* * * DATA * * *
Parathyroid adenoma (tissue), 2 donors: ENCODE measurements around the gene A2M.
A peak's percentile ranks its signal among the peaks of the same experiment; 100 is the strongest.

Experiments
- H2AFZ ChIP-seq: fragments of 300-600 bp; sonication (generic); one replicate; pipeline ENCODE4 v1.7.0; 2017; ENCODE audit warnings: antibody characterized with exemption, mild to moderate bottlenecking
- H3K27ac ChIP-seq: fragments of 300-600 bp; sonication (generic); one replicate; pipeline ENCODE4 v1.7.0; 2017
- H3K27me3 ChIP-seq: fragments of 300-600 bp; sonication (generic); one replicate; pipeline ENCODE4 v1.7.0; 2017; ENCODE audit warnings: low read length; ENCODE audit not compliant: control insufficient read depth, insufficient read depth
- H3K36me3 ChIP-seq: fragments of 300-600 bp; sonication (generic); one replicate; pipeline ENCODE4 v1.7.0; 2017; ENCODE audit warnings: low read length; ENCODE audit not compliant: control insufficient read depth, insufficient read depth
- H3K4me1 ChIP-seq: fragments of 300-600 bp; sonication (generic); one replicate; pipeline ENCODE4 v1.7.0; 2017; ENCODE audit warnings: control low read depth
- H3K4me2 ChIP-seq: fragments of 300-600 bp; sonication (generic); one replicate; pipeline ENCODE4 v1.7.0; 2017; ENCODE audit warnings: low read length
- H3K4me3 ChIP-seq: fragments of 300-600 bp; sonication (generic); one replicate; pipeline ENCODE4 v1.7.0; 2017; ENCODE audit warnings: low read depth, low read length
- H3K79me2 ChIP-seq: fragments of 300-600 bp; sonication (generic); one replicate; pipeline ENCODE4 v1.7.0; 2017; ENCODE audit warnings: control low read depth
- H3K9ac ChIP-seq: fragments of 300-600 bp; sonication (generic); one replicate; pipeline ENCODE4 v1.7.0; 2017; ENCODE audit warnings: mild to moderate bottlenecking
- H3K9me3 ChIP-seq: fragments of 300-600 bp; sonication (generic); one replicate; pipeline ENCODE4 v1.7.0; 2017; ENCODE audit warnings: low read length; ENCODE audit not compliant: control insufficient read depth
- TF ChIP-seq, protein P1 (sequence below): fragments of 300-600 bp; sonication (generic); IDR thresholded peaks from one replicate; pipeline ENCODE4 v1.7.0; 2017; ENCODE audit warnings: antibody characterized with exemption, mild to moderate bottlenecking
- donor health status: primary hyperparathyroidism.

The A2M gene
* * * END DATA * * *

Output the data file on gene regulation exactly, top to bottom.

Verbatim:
Parathyroid adenoma (tissue), 2 donors: ENCODE measurements around the gene A2M.
A peak's percentile ranks its signal among the peaks of the same experiment; 100 is the strongest.

Experiments
- H2AFZ ChIP-seq: fragments of 300-600 bp; sonication (generic); one replicate; pipeline ENCODE4 v1.7.0; 2017; ENCODE audit warnings: antibody characterized with exemption, mild to moderate bottlenecking
- H3K27ac ChIP-seq: fragments of 300-600 bp; sonication (generic); one replicate; pipeline ENCODE4 v1.7.0; 2017
- H3K27me3 ChIP-seq: fragments of 300-600 bp; sonication (generic); one replicate; pipeline ENCODE4 v1.7.0; 2017; ENCODE audit warnings: low read length; ENCODE audit not compliant: control insufficient read depth, insufficient read depth
- H3K36me3 ChIP-seq: fragments of 300-600 bp; sonication (generic); one replicate; pipeline ENCODE4 v1.7.0; 2017; ENCODE audit warnings: low read length; ENCODE audit not compliant: control insufficient read depth, insufficient read depth
- H3K4me1 ChIP-seq: fragments of 300-600 bp; sonication (generic); one replicate; pipeline ENCODE4 v1.7.0; 2017; ENCODE audit warnings: control low read depth
- H3K4me2 ChIP-seq: fragments of 300-600 bp; sonication (generic); one replicate; pipeline ENCODE4 v1.7.0; 2017; ENCODE audit warnings: low read length
- H3K4me3 ChIP-seq: fragments of 300-600 bp; sonication (generic); one replicate; pipeline ENCODE4 v1.7.0; 2017; ENCODE audit warnings: low read depth, low read length
- H3K79me2 ChIP-seq: fragments of 300-600 bp; sonication (generic); one replicate; pipeline ENCODE4 v1.7.0; 2017; ENCODE audit warnings: control low read depth
- H3K9ac ChIP-seq: fragments of 300-600 bp; sonication (generic); one replicate; pipeline ENCODE4 v1.7.0; 2017; ENCODE audit warnings: mild to moderate bottlenecking
- H3K9me3 ChIP-seq: fragments of 300-600 bp; sonication (generic); one replicate; pipeline ENCODE4 v1.7.0; 2017; ENCODE audit warnings: low read length; ENCODE audit not compliant: control insufficient read depth
- TF ChIP-seq, protein P1 (sequence below): fragments of 300-600 bp; sonication (generic); IDR thresholded peaks from one replicate; pipeline ENCODE4 v1.7.0; 2017; ENCODE audit warnings: antibody characterized with exemption, mild to moderate bottlenecking
- donor health status: primary hyperparathyroidism.

The A2M gene